James calls in the pre-dawn hours, quoting Nietzsche. He doesn’t speak words of his own, doesn’t make a formal request, doesn’t imply that something might happen. He just calls, so I come, and by mid-morning he is demanding I leave.
“I need to do this,” he says, cross-legged on the shag carpet of his second-story apartment building, a pipe in one hand, a torch lighter in the other. “Get out.”
Except he doesn’t want me gone. This is his way: to pull until a witness is present, to push until something stops him. Life has never truly been on the line for James; I never knew what was. Boredom, I think. Then responsibility. Now a leftover, sullen resentment of something inside him. Regardless, it was me he called, without care for my position at the college, my own kids, my own wife, the light in her smile going out at the sight of his number on my phone.
“I don’t see you moving,” he says. He rises from the floor, treads to the stereo, flicks through album after album. He pulls out a black disc, sets it on the turntable, and drops the needle.
James twists the dial. The bass comes in — thump thump, thump — the horns. I can feel the flush in my face. It’s not like him to put on the Temptations, not after all these years. It’s not like him to turn it up until the floorboards shake, to get that sound so loud I can’t hear myself think. And he didn’t used to sing out of key, like he does now, shouting:
Papa! Papa! Papa was a roooolllin—
The philosopher I knew—James Carston, the King, tattered t-shirts with a six-inch beard, all limbs, no muscle, tufts of arm hair, striking eyes that were gold on brilliant days, green on mediocre, and mud-grey on the rest—had a voice like calculus. Correct.
—wherever, wherever, wherever he laid his hat!—
He throws the off-kilter sound at me, eyes seeking, unblinking. It’s a soul withered, husk without water, pupils gone minuscule stare that turns me into a ghost and shovels up the heart of me at once. A gaze the likes of which Augustine gave men in the dark after fucking.
—when he died! mama, mama, when he died—
There’s spittle in the air.
—he DIED alooohoone—
“Those aren’t the lyrics, King,” I say.
“Get, the fuck, out.”
“You know how they go.”
“I knew how they went. Memories, polyvinyl chloride, God’s promises carved in stone, it all changes as the years go.”
“Interpretations change, but the words coming out your loud-ass speakers haven’t moved a syllable.”
He glances at the speakers, the lids of his eyes narrowing into slits.
“In my chest it’s different,” the King says.
“‘All he left us was alone’ is what the Temps sing. You’re changing the narrative structure, taking away the people who live after him.”
“Who live after Papa,” James says the word like it’s a threat.
“Turn off the song. These aren’t those days.”
James drops to the carpet, picks up the pipe and lighter.
“Run, Liam,” he says. His hands come together but some magnetic singularity in the middle, me, probably, keeps them from closing. “Run out the door and don’t come back. You know it’ll be peace, be easy, be like watching the news.”
I move to the wall and put a finger on the fat wheel of the stereo.
“I’ll do it with you here if I have to,” he says.
I dial it down. The thump thump, thump of the bass line ceases to plow through the apartment. He brings the blue cone of fire to his right hand; misses the bowl, sears his finger.
“Fuck you! Turn it up!”
I leave the dial where it is and move in front of him. I sit down and place a hand on each of my knees. I look into him, but he’s not there.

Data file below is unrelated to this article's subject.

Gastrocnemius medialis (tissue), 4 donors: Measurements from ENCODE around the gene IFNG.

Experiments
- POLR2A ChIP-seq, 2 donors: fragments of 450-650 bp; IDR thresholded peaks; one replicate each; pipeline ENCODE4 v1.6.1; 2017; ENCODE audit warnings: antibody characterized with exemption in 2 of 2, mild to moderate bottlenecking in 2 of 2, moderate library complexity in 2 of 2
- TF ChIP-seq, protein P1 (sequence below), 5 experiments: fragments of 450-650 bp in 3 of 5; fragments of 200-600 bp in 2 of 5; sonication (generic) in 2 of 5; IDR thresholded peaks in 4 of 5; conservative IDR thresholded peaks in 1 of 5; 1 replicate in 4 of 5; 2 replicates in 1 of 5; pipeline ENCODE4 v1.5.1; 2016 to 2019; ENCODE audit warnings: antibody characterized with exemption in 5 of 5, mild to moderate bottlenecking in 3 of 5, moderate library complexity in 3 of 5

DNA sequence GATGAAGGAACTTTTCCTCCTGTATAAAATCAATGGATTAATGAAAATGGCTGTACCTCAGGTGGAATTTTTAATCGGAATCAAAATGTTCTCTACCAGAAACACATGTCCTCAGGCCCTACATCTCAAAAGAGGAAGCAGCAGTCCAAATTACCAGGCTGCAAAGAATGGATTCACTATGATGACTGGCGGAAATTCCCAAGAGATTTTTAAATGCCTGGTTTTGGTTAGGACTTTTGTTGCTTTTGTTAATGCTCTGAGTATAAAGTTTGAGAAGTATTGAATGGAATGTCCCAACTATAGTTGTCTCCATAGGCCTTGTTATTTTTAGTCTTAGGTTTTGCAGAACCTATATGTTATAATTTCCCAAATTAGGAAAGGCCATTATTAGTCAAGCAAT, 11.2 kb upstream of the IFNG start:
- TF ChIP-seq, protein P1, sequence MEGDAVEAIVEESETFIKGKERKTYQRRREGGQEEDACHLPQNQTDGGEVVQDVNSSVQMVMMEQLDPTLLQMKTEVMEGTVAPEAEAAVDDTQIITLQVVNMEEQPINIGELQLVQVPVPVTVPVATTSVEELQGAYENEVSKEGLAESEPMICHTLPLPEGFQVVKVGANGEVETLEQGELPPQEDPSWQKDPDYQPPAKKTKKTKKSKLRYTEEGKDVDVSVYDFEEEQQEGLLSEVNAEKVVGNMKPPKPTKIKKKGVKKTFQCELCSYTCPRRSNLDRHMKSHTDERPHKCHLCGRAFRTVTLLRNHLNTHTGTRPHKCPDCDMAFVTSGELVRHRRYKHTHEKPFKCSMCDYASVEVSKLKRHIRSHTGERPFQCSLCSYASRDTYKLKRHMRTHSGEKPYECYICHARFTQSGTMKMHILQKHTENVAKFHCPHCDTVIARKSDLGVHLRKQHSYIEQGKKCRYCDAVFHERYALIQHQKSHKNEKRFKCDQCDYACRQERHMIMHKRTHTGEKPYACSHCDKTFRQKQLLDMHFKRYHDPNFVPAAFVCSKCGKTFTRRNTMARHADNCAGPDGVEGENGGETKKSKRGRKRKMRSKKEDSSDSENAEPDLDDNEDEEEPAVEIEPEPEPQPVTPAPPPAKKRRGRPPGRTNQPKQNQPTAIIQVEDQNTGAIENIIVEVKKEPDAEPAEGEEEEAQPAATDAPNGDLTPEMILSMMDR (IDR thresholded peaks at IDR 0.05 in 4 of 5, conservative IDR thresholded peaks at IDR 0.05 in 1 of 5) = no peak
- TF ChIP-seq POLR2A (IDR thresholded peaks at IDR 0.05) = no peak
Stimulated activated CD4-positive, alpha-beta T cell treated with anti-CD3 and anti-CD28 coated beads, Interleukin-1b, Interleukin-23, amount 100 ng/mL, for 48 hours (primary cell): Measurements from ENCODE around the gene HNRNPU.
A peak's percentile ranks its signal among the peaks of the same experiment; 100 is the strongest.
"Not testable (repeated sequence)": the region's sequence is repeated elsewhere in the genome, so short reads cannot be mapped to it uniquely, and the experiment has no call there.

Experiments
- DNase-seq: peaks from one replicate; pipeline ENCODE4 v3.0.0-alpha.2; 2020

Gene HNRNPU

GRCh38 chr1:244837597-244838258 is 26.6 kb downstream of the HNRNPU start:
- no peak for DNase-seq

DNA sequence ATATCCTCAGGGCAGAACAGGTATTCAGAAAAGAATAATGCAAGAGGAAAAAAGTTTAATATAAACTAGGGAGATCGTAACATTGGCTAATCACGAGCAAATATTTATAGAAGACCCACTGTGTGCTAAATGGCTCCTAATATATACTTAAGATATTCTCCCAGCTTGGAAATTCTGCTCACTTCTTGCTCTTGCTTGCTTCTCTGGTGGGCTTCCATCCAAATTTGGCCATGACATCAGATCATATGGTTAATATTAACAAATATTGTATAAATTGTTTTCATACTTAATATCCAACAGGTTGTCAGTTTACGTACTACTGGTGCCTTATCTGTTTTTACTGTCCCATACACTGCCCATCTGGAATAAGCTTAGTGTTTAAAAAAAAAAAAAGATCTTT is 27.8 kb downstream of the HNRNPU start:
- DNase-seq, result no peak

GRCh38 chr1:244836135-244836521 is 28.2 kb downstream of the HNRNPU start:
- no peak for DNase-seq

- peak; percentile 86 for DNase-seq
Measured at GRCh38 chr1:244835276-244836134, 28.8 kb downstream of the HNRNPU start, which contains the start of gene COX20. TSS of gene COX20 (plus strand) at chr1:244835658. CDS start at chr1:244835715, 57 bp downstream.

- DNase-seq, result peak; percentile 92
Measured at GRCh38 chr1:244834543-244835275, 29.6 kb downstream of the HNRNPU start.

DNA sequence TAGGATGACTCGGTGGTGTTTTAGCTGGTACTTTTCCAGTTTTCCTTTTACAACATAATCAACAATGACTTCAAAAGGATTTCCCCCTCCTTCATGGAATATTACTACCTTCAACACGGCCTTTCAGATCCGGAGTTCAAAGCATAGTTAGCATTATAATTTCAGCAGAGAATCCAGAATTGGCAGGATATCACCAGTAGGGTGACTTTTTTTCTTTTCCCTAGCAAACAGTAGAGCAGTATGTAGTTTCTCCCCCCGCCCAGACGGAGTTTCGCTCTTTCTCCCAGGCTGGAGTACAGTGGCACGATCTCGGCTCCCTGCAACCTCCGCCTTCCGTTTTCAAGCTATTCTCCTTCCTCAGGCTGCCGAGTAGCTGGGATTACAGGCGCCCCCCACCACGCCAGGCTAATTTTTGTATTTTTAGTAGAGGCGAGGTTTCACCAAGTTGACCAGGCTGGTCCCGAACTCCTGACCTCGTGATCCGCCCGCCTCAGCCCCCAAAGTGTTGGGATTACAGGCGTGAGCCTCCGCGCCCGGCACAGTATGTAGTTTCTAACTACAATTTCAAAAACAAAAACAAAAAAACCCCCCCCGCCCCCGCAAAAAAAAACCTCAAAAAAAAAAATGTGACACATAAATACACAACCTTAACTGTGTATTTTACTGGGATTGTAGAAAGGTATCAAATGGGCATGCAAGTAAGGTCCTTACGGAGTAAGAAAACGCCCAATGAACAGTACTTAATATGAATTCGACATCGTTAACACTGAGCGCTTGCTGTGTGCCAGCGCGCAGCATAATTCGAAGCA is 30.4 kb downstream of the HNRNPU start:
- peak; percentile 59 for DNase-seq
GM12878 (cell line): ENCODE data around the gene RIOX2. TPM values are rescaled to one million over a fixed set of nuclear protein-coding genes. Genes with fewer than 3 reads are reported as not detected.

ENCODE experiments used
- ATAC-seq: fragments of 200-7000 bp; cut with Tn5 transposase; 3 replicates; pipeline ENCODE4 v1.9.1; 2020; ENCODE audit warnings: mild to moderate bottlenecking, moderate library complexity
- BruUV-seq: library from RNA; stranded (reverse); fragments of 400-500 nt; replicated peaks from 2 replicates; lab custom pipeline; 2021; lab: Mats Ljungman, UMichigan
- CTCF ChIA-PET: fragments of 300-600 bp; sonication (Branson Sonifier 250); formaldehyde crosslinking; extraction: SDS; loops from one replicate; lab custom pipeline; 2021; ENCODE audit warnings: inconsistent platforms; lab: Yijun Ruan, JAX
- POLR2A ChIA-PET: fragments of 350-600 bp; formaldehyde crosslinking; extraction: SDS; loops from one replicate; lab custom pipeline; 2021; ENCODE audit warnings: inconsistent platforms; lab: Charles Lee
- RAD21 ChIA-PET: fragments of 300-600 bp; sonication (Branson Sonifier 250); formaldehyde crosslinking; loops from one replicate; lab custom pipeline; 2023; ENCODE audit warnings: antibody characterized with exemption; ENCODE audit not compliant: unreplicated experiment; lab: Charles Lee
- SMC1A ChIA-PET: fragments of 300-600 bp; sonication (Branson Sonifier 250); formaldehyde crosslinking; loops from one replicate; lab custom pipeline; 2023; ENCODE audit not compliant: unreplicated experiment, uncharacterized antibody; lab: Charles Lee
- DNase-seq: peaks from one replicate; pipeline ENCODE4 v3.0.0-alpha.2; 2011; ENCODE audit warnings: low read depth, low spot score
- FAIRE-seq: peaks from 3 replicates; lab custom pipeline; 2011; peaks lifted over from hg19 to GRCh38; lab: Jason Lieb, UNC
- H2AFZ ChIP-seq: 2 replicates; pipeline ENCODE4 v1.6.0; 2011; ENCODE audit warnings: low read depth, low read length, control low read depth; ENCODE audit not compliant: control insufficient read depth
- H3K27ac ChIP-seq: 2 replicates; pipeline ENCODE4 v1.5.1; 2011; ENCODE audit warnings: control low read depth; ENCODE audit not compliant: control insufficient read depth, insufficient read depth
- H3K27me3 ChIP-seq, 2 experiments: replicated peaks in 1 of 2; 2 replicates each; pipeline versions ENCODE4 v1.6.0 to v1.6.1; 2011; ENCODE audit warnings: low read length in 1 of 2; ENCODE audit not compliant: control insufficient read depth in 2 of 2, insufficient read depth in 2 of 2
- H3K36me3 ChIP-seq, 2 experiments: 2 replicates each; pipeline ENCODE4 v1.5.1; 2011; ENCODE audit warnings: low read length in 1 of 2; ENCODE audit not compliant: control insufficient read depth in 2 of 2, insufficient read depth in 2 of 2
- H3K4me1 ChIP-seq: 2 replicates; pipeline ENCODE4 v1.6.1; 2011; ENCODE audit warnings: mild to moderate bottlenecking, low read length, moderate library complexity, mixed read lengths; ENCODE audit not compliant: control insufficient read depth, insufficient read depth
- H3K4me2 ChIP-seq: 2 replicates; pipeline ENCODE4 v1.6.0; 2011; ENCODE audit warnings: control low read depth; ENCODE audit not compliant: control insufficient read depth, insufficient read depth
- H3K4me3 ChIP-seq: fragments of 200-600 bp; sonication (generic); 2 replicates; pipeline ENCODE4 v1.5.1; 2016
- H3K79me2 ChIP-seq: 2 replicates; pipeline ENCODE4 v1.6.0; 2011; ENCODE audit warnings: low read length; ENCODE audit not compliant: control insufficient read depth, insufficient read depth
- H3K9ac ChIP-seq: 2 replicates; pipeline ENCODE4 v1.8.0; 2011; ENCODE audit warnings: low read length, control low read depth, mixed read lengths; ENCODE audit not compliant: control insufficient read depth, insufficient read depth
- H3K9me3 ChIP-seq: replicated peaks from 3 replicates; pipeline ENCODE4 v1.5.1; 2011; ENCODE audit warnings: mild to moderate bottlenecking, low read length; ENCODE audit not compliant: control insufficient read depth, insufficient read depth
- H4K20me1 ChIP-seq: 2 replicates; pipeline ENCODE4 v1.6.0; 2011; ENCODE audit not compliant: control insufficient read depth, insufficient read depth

A month ago, I got a call from his ex-wife, Elena. She said his dissertation was draining him, that he was conducting a study on what man can do with mind in spite of body degradation, that he was the only subject. He said he was no scientist, that philosophy was humanitarian order and the only true test was one conducted on a noble specimen. She said he was raving and weeping. Then she told me he’d collapsed while teaching his semantics lecture. A river of black blood down his forehead, staining his tweed jacket, covering the floor. She said the first-years called an ambulance, ran out like a man with a gun had taken the classroom.
I can see the scar, a straight slash from his receding hair line to the lip of his eye.
“You’d do well to think about those who will live after you,” I say. “I know you haven’t seen them in months. They’re getting big.”
“Playing the family card on an extremely logical narcissist is not the way to win this battle.”
“It’s not a card, James. It’s two lives. It’s three if you think about Elena. Four if you’ve got some life left of your own. Five, since you called me and put on this song and can’t claw your way out alone. She told me about your experiment.”
James draws in his long, lanky frame. He stares at his hand, sucking on his lower lip and beard like he always does.
I close my eyes.
Then James shouts “Papa!” and leaps up. He’s a skeleton leaning to adjust the knobs. The music doubles in sound, triples. The bass hits me in the chest. Thump thump, thump. We’re in the instrumental and still the King shouts Papa.
“I miss you,” I say.
“What?” he yells.
“I miss you!” I shout at him.
“This recollective bullshit makes me want to die, Liam. You know it does.”
“I thought you already wanted to die.”
“Humor is sallow coming from you.”
“You want me to watch it, right here?”
“You can threaten me with your pathetic recession but I can’t say a word about it? You wave around your little dick of a lighter over and over and it’s every time, right around now, that I figure out how to take you back. How to save you.”
“I’m not asking you to save me, not this time.”
“Then why’d you call?”
There’s silence between us, even as the music pumps. The kind of silence between men whose lives lead in places they’ve secretly and quietly and forever hated. Lives apart. But the Temps are building into the chorus: the horns crest in crescendo, the art-deco glass chandelier over our heads begins to shake. A small tear-shaped piece of it falls to the carpet between us.
“You hear that?” James says. He’s looking over me. It’s hard to hear anything but Hey Mama. He rises and stomps to the door, whips it open, pipe in hand.
I look: a woman, blonde-haired, pink shirt, couple of stains with sweatpants, neighbor, I think, has the Kings’ pipe and is verbally laying into him. I can’t hear the words, I can’t hear anything but what sent papa to an early grave. I see James standing there, a good foot taller than her, body hanging on the door, still as a lion.